- Horror stories-including the use of napalm and chemical
weapons by the US military during the siege of Fallujah-continue to trickle
out from the rubble of the demolished city, carried by weary refugees lucky
enough to have escaped their city.
- A cameraman with the Lebanese Broadcasting Corporation
(LBC) who witnessed the first eight days of the fighting told of what he
considered atrocities. Burhan Fasa'a has worked for LBC throughout the
occupation of Iraq.
- "I entered Fallujah near the Julan Quarter, which
is near the General Hospital," he said during an interview in Baghdad,
"There were American snipers on top of the hospital shooting everyone."
- He nervously smoked cigarettes throughout the interview,
still visibly shaken by what he saw.
- On November 8, the military was allowing women and children
to leave the city, but none of the men. He was not allowed to enter the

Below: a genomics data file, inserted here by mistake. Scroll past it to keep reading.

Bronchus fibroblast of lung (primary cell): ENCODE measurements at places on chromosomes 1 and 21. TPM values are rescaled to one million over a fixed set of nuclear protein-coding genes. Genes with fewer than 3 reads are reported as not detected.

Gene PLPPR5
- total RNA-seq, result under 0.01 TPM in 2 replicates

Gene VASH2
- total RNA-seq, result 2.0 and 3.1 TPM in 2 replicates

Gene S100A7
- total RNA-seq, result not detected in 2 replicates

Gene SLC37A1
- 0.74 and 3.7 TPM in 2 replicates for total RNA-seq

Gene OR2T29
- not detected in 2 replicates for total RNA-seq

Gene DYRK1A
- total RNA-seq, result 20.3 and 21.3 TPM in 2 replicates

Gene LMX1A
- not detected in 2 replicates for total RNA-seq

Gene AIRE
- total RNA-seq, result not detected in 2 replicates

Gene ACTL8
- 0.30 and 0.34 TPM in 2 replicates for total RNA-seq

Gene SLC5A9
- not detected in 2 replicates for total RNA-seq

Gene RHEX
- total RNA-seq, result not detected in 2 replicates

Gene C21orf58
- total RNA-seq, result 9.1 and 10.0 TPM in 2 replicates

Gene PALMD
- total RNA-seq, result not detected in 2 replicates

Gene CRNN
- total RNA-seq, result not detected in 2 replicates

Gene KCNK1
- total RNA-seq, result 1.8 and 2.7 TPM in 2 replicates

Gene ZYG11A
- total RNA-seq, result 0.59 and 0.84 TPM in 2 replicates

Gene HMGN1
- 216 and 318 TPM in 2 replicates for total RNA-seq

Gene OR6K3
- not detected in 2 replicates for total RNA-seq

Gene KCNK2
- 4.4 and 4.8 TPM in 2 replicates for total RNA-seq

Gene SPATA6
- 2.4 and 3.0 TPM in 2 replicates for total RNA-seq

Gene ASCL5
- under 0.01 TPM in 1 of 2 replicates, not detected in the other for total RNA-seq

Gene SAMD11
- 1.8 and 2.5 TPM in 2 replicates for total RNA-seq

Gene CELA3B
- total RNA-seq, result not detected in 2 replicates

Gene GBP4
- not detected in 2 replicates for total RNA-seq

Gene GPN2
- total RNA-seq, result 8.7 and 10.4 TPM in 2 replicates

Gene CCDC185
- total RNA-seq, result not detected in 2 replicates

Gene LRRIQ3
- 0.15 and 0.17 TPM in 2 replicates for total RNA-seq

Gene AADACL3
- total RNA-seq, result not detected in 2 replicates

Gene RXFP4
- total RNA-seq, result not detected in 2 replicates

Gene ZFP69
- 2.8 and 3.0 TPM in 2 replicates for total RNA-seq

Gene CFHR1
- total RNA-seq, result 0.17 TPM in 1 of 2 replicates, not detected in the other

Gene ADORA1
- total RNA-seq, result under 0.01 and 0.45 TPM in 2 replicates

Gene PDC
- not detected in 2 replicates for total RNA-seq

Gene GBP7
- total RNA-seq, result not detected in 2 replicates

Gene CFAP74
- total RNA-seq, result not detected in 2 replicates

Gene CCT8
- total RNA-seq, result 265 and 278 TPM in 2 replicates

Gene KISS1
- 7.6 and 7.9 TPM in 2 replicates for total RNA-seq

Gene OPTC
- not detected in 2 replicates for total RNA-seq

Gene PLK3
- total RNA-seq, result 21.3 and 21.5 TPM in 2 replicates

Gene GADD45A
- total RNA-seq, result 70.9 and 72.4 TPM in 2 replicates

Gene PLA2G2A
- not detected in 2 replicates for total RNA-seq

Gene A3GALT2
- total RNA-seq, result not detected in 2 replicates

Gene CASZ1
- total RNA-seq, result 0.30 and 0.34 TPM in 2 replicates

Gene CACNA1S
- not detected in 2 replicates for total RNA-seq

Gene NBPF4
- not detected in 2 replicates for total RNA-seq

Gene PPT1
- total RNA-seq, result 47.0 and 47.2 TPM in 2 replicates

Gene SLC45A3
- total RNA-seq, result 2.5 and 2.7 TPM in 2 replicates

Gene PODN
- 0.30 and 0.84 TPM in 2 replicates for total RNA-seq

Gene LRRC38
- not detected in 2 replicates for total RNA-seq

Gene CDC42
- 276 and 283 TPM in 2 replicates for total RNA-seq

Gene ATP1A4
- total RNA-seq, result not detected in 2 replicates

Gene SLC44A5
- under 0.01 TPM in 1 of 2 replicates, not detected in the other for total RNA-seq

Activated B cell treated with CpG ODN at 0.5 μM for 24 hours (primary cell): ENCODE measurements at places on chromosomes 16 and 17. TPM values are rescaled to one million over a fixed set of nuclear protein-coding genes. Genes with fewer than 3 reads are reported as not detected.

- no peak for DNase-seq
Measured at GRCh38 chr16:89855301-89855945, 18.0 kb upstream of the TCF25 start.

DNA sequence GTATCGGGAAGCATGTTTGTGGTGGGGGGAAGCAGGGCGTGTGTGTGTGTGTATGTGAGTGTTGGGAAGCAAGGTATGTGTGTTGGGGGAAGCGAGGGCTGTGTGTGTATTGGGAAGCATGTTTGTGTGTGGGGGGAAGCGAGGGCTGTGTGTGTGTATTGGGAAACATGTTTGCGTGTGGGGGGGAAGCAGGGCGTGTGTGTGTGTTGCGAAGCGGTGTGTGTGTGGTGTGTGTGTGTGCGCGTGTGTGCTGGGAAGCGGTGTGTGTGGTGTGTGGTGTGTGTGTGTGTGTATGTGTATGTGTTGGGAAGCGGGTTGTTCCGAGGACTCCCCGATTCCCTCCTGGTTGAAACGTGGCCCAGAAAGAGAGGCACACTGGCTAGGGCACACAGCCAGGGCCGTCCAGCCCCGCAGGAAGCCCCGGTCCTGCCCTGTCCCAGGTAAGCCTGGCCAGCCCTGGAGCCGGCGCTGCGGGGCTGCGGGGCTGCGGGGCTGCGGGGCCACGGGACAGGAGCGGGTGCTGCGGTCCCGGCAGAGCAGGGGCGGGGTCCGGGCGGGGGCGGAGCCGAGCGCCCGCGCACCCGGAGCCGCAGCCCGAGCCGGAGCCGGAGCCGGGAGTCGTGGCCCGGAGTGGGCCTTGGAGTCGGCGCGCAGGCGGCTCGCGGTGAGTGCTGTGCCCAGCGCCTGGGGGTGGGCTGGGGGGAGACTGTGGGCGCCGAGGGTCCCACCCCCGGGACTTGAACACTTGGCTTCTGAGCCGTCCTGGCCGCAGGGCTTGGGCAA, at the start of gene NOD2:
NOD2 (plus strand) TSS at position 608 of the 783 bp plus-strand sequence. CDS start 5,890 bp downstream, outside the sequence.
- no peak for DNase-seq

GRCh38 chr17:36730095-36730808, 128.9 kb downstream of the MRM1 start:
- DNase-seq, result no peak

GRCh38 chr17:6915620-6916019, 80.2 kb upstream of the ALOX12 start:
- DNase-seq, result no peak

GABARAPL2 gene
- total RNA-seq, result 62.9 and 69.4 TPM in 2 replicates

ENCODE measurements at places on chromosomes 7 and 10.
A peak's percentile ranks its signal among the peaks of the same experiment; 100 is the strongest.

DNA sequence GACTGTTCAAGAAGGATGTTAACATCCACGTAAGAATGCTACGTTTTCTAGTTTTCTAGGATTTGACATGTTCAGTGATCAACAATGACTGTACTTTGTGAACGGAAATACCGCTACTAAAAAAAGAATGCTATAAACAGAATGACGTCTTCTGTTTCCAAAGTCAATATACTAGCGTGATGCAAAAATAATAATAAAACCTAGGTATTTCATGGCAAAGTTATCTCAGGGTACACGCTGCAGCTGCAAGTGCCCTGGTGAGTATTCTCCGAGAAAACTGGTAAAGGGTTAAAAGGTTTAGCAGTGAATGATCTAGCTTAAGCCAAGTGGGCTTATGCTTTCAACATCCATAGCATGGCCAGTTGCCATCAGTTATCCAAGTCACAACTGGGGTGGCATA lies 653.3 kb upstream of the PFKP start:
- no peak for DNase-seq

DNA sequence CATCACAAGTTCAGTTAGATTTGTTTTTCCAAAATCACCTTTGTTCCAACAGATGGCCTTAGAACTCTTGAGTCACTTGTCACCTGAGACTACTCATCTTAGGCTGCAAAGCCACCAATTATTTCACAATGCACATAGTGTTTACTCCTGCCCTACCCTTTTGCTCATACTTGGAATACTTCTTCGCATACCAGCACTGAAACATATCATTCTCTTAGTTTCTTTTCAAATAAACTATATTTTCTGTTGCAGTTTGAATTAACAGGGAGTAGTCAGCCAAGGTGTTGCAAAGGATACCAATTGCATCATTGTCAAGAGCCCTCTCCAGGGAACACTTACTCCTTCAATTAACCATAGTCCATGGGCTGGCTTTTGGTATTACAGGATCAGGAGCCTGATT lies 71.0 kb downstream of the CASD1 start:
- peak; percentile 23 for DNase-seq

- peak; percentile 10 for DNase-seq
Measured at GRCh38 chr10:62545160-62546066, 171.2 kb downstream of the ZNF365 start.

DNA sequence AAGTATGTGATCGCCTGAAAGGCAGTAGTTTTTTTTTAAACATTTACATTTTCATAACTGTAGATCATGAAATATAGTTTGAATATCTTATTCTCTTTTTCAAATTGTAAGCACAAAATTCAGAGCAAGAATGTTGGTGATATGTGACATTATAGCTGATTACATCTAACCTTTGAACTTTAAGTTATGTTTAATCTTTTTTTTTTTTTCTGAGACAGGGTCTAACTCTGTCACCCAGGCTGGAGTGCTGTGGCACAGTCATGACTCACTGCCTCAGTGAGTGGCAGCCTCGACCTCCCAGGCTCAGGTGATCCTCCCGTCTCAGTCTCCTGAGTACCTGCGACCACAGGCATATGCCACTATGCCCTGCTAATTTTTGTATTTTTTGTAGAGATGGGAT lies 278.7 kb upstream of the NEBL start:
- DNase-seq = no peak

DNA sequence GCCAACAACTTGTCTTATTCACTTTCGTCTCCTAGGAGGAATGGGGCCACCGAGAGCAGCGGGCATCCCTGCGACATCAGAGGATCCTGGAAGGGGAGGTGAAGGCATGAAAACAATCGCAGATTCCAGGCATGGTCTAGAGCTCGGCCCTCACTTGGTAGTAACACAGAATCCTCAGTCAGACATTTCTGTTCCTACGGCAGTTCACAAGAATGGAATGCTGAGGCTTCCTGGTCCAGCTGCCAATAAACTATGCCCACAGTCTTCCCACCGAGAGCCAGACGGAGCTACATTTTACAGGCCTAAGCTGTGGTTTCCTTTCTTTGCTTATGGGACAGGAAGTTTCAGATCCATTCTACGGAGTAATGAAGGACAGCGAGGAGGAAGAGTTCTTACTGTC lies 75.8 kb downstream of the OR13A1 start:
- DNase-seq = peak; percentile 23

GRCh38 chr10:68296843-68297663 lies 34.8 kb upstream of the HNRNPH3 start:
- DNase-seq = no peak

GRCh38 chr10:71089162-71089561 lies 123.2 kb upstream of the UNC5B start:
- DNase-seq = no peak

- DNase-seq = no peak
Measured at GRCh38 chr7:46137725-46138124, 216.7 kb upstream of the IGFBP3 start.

city through one of the main checkpoints, so he circumnavigated Fallujah
and managed to enter, precariously, by walking through a rural area near
the main hospital, then taking a small boat across the river in order to
film from inside the city.
- "Before I found the boat, I was 50 meters from the
hospital where the American snipers were shooting everyone in sight,"
he said, "But I managed to get in."
- He told of bombing so heavy and constant by US warplanes
that rarely a minute passed without the ground's shaking from the bombing
- "The Americans used very heavy bombs to break the
spirit of the fighters in Fallujah," he explained, then holding out
his arms added, "They bombed everything! I mean everything!"
- This went on for the first two days, he said, then on
the third day, columns of tanks and other armored vehicles made their move.
"Huge numbers of tanks and armored vehicles and troops attempted to
enter the north side of Fallujah," he said, "But I filmed at
least twelve US vehicles that were destroyed."